Common interface-based specification techniques are limited in their ability to deal with dynamics, architecture, and quality of service. An interface alone defines only ``syntactic'' conformance: Implementations must respond to the listed operations. An interface adorned with descriptions of the nature of operation arguments and results defines per-operation functional conformance. But even this does not always provide sufficient information for designers and implementors to ensure that components in open systems behave as desired. For example, a new interface-compatible component may not actually interoperate with an existing one if it fails to send the same kinds of messages to other components in the course of providing services.
These kinds of dynamic and architectural issues often overwhelm those surrounding service functionality. Descriptions of connection and communication patterns among components are more central in the characterization of many systems than are descriptions of services [22,21,28].
PSL is a framework for addressing such issues by extending the interface-based description of open systems to capture the questions of who, what and when across interactions, as well as the structural relations underlying these dynamics. The principal abstractions include:
PSL specifications describe dynamic and architectural matters without pinning down implementations, connections or communication mechanisms. PSL remains faithful to the distinctions between interfaces versus implementations that permit the development of open systems, while still providing a means to specify that implementations obey necessary interoperability constraints. PSL does not assume any specific computational model or mechanics relating roles and implementation objects. Descriptions of how each instance of a role is mapped to one or more implementation objects (and vice versa) lie outside of PSL.
PSL captures the essential incompleteness of open systems by specifying sets of properties and constraints without claiming that these fully describe a system, or ruling out the existence of unmentioned components, situations, or events. Thus, PSL lacks some familiar constructs found in ``closed-world'' formalisms. In particular: (1) PSL does not support the use of frame axioms asserting that properties that are not otherwise mentioned in one situation are not changed from those in predecessors. (2) PSL does not contain step operators asserting that given states occur at the ``next time step'' after others; thus that there are no intervening situations. ( Step is also implicit in the description of transitions in most state models.) (3) PSL does not support leaf interfaces asserting that interfaces have no possible extensions; thus that instances do not support additional operations. (4) PSL does not contain any notion of a leaf state asserting that a situation has no possible further decomposition; thus that no unmentioned events may exist.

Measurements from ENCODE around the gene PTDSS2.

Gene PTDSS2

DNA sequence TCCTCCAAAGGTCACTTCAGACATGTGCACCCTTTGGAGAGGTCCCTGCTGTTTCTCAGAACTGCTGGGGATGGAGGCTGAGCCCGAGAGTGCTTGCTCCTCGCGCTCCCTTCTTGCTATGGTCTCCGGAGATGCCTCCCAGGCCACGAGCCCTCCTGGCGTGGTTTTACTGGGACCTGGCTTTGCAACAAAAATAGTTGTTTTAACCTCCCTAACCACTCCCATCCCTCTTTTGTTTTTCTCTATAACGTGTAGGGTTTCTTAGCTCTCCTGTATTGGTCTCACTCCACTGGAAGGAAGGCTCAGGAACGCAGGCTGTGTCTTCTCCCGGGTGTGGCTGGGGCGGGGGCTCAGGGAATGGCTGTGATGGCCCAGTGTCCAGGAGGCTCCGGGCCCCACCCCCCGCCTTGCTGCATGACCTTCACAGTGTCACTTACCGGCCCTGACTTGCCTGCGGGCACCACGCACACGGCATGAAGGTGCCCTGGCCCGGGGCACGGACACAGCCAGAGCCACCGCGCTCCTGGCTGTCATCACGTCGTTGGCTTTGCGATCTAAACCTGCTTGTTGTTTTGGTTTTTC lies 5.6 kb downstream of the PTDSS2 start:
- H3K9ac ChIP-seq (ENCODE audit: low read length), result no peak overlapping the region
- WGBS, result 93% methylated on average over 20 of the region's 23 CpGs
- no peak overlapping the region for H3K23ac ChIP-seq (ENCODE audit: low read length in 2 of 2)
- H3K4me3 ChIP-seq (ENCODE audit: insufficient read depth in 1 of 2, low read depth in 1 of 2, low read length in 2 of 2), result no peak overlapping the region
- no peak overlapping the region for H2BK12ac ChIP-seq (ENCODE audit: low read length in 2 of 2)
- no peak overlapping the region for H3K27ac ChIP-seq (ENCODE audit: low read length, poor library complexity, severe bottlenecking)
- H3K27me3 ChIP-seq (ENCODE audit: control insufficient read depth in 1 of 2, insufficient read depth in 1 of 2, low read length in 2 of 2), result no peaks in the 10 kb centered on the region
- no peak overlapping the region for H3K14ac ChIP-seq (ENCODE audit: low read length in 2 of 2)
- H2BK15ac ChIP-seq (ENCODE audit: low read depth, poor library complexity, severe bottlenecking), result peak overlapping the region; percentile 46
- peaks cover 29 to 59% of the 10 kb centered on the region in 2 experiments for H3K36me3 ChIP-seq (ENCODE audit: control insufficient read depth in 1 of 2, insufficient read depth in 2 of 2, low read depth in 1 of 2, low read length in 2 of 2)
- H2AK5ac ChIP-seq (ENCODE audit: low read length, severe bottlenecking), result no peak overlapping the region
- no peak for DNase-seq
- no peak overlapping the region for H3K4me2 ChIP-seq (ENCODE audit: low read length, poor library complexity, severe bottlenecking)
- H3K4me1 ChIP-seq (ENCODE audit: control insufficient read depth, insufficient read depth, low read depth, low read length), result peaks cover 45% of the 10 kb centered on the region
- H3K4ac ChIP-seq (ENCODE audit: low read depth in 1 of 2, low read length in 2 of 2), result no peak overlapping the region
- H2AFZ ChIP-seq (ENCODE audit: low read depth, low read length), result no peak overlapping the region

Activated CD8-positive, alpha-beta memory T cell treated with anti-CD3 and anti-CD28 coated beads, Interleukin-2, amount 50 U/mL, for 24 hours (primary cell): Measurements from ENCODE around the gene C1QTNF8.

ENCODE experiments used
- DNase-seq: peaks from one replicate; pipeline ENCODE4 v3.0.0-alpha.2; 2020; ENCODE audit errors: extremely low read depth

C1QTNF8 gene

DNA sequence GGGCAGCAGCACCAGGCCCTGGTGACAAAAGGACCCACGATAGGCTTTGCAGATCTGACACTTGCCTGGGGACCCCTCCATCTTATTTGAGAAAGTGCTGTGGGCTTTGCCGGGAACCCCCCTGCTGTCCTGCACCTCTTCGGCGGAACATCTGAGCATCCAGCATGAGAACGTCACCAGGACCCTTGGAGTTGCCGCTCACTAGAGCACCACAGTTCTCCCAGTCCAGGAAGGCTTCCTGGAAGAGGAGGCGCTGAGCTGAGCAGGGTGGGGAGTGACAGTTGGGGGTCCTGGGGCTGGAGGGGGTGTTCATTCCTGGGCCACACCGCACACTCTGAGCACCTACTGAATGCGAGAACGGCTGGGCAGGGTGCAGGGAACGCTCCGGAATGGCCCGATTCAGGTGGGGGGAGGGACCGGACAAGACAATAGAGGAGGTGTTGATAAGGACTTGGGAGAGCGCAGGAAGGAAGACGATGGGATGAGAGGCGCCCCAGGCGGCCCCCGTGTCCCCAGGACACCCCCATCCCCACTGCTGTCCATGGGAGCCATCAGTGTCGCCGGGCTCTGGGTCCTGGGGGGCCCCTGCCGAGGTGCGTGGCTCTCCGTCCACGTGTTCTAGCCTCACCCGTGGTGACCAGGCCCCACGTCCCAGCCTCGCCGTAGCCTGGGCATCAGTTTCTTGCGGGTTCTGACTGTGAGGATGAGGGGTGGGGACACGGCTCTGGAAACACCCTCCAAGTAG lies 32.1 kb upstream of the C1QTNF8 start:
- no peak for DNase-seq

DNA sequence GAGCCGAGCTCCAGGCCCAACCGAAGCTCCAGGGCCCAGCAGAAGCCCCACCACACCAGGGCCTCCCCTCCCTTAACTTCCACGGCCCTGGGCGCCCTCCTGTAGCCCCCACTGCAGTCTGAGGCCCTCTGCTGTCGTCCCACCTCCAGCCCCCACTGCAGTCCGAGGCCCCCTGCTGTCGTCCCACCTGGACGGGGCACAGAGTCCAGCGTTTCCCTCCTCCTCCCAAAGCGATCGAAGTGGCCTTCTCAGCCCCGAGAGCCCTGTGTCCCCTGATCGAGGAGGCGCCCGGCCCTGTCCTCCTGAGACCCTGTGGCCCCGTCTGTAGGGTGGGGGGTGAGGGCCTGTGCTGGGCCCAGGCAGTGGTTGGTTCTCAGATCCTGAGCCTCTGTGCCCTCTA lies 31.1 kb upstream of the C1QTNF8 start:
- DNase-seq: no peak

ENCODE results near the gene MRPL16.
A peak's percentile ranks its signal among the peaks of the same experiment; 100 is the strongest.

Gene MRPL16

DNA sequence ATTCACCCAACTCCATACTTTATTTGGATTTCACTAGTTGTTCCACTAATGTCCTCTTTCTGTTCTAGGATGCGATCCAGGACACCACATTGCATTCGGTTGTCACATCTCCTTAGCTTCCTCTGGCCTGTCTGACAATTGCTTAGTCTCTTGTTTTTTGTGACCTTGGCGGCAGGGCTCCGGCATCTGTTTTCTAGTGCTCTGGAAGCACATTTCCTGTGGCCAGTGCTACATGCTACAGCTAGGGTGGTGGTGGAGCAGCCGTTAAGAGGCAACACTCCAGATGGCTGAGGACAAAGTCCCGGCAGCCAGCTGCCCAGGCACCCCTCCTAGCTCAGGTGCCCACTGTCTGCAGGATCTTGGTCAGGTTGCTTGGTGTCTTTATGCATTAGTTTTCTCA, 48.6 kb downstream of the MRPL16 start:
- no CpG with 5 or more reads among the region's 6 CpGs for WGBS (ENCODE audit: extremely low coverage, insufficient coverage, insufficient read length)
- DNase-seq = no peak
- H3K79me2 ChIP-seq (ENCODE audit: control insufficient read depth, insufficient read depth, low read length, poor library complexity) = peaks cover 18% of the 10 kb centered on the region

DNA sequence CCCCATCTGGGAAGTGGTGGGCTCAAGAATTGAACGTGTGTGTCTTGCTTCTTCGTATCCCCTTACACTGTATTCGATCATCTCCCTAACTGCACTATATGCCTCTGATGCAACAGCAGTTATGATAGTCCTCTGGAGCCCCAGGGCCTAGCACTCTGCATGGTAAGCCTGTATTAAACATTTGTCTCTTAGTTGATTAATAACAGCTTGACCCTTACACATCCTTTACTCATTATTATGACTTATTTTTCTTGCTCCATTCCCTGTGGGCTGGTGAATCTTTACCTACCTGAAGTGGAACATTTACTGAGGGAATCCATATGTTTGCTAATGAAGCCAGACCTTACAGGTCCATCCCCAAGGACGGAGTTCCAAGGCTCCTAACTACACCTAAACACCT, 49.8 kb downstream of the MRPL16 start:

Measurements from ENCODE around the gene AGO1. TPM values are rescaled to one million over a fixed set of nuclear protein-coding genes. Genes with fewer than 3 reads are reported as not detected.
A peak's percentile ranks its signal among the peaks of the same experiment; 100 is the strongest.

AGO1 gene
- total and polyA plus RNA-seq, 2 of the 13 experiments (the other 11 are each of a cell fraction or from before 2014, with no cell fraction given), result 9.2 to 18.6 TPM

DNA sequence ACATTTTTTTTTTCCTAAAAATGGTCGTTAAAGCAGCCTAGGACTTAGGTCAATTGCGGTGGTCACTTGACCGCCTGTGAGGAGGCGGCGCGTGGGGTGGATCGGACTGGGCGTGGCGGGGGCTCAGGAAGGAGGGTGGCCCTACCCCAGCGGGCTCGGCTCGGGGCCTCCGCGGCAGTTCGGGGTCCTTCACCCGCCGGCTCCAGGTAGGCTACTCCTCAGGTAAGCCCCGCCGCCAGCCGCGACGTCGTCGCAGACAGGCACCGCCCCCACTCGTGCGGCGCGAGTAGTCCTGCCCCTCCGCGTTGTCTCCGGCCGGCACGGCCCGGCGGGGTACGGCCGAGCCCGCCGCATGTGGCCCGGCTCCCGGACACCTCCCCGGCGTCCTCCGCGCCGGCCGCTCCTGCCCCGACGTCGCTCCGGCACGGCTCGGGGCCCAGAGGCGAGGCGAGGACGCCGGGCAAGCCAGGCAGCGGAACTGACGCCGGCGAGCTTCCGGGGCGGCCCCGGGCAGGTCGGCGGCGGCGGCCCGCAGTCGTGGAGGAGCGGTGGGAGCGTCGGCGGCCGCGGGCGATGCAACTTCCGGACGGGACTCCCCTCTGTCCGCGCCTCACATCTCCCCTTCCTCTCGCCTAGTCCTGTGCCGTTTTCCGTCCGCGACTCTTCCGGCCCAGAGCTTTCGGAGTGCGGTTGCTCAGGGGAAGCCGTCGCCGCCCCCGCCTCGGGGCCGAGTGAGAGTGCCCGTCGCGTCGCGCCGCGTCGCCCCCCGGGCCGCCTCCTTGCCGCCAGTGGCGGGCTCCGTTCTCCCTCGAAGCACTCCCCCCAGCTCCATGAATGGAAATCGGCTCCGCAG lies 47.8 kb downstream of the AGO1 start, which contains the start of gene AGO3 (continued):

Thus, anything that is not ruled out is assumed to be possible. However, stronger specifications may be introduced via refinement. Protocol refinement is the act of introducing new rules within a narrower context than more general rules, but without invalidating these more general rules. The opposite of refinement is generalization, in which a weaker set of rules is introduced in a broader context.
Additive refinement may take either of two forms. Versioning based refinement is the act of inserting or extending rules within an existing context, adding greater specificity or enhancements in successive versions during the course of initial development and/or system evolution. Specification frameworks themselves cannot provide direct support for versioning, although compatible tools would facilitate use. Specializations are additions that are localized to new entities, described by new interfaces bearing subinterface relations to the originals. PSL supports specialization by extending common subtype-based tactics. New subinterfaces may extend interfaces, new subsituations may extend situations, and new ordering constraints on new situations may extend those described in existing rule sets.
PSL is designed to support methods and tools for developing components in open systems; formal specification analysis is only a secondary goal. It is in principle possible to build or adapt inference tools (e.g., ) that check collections of PSL rules for consistency, and to answer questions about their properties. For example, one could ask which exceptions might be expected in a system from a given starting point. However the nature of open systems and their specifications preclude certain categories of analytic questions and answers. Specification systems (see Section 6) based on ``closed world'' assumptions (i.e., that the system implements only those features specified) are uniformly more powerful than PSL in addressing questions about liveness, deadlock, interference, and aliasing [49,31]. Such questions often have no definitive answers in open systems. While a selected set of PSL rules can be analyzed in ``closed system mode'', under the assumption of complete knowledge, there is no use in doing so unless one has independent assurance that the relevant portion of the system is fixed and communication closed with respect to the rest of the system for all time (i.e., produces no outputs except replies to procedural requests). While closed-world models may have a place in open system development, they are perhaps best applied to descriptions of classes and objects. Object implementation code does what it does, and nothing more. While interface-level open system development cannot exploit this fact, it is sometimes profitable (but see ) to rely on fixed known implementation properties when constructing individual components.